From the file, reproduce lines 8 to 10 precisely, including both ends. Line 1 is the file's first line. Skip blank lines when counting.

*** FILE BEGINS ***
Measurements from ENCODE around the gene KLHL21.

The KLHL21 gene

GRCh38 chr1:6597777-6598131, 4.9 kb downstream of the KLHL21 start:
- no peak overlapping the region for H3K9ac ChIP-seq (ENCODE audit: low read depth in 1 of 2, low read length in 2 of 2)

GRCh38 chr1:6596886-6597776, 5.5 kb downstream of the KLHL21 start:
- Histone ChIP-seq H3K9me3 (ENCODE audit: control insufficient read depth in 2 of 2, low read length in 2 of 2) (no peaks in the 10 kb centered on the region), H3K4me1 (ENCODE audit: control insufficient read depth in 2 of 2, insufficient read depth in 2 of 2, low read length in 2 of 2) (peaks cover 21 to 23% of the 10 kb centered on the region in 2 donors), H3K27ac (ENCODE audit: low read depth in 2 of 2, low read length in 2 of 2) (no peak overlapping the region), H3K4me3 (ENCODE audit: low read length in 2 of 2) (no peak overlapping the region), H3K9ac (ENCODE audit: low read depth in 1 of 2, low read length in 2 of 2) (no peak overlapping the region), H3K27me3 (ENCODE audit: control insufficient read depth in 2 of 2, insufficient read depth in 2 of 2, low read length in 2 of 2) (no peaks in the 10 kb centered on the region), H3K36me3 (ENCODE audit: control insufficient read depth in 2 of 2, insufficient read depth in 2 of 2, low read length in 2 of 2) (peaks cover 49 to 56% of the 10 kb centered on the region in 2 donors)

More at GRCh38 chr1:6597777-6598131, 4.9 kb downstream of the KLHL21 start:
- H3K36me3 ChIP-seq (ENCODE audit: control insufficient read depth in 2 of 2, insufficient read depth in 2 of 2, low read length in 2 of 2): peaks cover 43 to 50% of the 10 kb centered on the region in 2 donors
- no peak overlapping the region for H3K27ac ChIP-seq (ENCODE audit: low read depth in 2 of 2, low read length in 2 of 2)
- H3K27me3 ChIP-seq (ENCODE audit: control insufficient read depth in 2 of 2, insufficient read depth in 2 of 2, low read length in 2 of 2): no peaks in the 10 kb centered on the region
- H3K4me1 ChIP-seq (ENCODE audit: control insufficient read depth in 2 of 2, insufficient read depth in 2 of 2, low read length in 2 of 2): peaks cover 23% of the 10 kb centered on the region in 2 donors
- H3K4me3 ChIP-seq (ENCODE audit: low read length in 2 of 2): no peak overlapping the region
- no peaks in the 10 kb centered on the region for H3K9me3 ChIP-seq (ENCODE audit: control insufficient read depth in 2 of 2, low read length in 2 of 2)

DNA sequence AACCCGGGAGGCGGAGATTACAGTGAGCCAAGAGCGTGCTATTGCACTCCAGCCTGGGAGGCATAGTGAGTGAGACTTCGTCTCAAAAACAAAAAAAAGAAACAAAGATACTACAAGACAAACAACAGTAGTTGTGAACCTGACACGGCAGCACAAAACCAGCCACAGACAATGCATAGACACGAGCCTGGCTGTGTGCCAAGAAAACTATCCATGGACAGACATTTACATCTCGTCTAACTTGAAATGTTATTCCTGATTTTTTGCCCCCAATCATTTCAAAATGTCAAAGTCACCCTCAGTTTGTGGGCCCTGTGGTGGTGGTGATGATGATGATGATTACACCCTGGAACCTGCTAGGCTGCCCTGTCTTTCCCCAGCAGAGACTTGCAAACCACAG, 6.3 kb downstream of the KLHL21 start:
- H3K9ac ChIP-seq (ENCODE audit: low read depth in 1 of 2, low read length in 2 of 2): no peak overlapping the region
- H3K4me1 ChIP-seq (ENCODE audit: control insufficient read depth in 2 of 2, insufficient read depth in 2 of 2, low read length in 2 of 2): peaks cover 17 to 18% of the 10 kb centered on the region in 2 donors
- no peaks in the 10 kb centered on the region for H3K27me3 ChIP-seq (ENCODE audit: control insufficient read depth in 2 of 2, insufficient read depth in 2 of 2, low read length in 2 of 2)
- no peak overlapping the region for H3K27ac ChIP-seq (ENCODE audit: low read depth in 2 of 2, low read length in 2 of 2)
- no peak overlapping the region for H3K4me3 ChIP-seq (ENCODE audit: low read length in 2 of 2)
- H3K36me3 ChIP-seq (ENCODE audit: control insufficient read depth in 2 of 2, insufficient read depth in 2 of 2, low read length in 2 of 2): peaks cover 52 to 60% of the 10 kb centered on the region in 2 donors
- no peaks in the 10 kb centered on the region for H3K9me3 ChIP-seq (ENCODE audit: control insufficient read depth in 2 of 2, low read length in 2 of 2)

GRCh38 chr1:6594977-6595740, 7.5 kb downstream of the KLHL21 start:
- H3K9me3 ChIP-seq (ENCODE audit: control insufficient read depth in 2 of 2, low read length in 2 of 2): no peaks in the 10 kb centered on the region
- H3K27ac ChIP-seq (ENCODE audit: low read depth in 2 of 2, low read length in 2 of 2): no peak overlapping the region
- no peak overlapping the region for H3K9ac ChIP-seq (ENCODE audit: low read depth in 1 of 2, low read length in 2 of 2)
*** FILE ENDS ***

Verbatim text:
- H3K36me3 ChIP-seq (ENCODE audit: control insufficient read depth in 2 of 2, insufficient read depth in 2 of 2, low read length in 2 of 2): peaks cover 43 to 50% of the 10 kb centered on the region in 2 donors
- no peak overlapping the region for H3K27ac ChIP-seq (ENCODE audit: low read depth in 2 of 2, low read length in 2 of 2)
- H3K27me3 ChIP-seq (ENCODE audit: control insufficient read depth in 2 of 2, insufficient read depth in 2 of 2, low read length in 2 of 2): no peaks in the 10 kb centered on the region